Director Destination-Innovation
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Eleven tips on how to run a great workshop

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4th Apr 2012
Director Destination-Innovation
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Training Needs Analysis can work both ways. Are you what the delegates expected? Paul Sloane has a few pointers to ensure you run a successful workshop.
Whatever the subject of your workshop or training course there are some simple steps you can take to make it better for the participants and better for you. Here are a few of them.
  1. Agree the objectives. What are the outcomes that the decision maker wants for this workshop or course? You should discuss and agree these in advance. Very often you can help them to decide based on your experiences of other courses. However you must beware of lazily trying to fit an existing course to different or inappropriate requirements.
  2. Prepare carefully. How many delegates will there be and what kind of people are they? You need to know something about their skills, backgrounds and attitudes before you start. Plan your activities, presentations, materials, room layout, timings, travel arrangements, equipment etc. Anticipate what could possibly go wrong and have some back-up plans. 
  3. Learn and use people's names. Whether you get their details in advance or only on the day you should try to learn and use each person's name. It shows that you care, makes the course more personal and helps you develop a better rapport. 
  4. Facilitate, instruct and entertain. Part of your job is to impart knowledge with elements of lecturing. Part is to lead discussions and answer questions. Part is to facilitate activities that help delegates learn through doing. You can do all these better if you can engage and even entertain the delegates. Learning should be fun where that is possible. Plan ways to add some humour, challenge and mental stimulation to the course. Have some handy fillers, icebreakers and energisers to slip in when necessary but try to make them relevant and avoid pointless gimmicks. 
  5. Be flexible on activities and timing. You have planned the activities for the day and that is good but do not stick rigidly to that plan. If something is not working then cut it short. If something goes really well or takes more time to cover properly than anticipated then you will want to let it run longer. Have some reserve activities or topics that you can slip in if it turns out you need to fill in, say, 15 minutes before lunch. Watch the attitudes, body language and feedback of the delegates and be flexible on the programme. If necessary you can ask them 'Do you want to spend more time on this or move on?’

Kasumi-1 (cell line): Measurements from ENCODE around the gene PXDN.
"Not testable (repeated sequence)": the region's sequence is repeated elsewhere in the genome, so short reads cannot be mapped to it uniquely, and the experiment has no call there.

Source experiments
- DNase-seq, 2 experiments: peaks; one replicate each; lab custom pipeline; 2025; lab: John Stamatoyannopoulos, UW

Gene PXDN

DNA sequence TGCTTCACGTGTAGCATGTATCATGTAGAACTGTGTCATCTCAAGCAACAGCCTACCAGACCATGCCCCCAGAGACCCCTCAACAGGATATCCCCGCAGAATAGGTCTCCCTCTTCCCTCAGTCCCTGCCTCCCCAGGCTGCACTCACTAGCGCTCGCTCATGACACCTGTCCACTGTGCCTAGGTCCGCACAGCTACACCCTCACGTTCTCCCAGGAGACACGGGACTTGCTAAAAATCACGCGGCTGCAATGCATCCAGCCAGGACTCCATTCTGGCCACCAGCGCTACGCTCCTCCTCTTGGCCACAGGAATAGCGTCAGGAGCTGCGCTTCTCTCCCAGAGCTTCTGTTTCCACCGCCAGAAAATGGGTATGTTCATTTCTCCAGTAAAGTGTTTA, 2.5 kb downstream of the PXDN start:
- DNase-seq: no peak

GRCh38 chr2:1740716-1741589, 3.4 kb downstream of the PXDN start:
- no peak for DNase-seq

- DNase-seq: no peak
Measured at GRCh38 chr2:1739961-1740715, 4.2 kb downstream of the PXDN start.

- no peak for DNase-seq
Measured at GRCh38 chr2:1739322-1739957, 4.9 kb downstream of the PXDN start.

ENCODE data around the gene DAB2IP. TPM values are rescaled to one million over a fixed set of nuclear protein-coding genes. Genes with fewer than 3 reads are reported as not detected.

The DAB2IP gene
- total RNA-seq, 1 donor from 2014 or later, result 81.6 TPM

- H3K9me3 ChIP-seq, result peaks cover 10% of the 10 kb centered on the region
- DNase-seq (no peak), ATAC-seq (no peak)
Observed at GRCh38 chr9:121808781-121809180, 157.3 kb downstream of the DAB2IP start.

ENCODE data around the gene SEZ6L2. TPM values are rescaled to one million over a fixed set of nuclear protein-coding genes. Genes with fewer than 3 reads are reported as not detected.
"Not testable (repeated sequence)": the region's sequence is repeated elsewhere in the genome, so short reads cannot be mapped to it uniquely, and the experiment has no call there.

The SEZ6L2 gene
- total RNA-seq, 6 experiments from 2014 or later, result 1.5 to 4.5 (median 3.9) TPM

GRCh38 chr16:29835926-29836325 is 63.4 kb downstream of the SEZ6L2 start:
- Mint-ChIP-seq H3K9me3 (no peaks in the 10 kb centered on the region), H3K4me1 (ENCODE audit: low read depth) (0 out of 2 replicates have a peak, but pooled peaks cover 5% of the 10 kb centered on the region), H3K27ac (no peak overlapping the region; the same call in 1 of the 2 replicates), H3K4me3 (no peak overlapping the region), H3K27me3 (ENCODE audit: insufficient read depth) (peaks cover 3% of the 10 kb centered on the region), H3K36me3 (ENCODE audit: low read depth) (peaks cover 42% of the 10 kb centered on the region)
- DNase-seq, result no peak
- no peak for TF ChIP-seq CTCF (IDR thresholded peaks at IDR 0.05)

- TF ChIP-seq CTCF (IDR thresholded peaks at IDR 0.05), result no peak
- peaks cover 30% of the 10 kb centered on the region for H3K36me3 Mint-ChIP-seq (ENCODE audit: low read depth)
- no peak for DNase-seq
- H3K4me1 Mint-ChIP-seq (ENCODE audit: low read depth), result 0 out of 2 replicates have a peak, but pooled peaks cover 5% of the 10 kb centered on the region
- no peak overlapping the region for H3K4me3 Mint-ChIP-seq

6. Ask the delegates to explain the learnings. Rather than explain the relevance of each activity yourself, try asking the delegates to feed back what they found the learnings to be. What was good or bad from their point of view? What lessons can they share? How could they use this back at the office? It is more powerful and credible for them to tell you what the learning experience was.
  7. Get the delegates to write an action plan. It is probably true to say that most training fails because it fails to stick. They may love what they have learnt but if they go straight back to work and forget it then your course was just a day out. At the end of the course ask each one to write his or her action plan incorporating the activities they will use within the next month. Some trainers use postcards or letters as follow up reminders sent people at a later date. 
  8. Encourage mixing and networking. One of the ancillary benefits of the course for delegates is the opportunity to meet and work with new people. Encourage people to work in diverse groups and mix up the groups from time to time during the day. Allow plenty of breaks where they can meet and chat to each other.
  9. Summarise. After each activity summarise the key points. At the end of the course quickly reprise the main topics and show their relevance to the day's objectives. It may be obvious to you but not for them so pull it all together.
  10. Ask for feedback. Ask for feedback during and at the end of the course. A quiet word during the first coffee break with the workshop owner can be very useful to ensure that you are on the right track. An anonymous feedback form will reveal important things to help you improve the course.
  11. Make some notes of your own immediately after the course ends. Note the actual timings of the activities. Comment on worked well and what did not. What lessons can you teach yourself? These notes will prove useful when you next run the course.
Finally, you should always complete the loop with the decision maker by asking for his or her feedback. Send a nice email saying how much you enjoyed working with them and the team and ask for their comments.

Paul Sloane is director of Destination Innovation and the author of 'The Innovative Leader' and 'How to be a Brilliant Thinker'.  He facilitates meetings and trains on leadership, lateral thinking and innovation.

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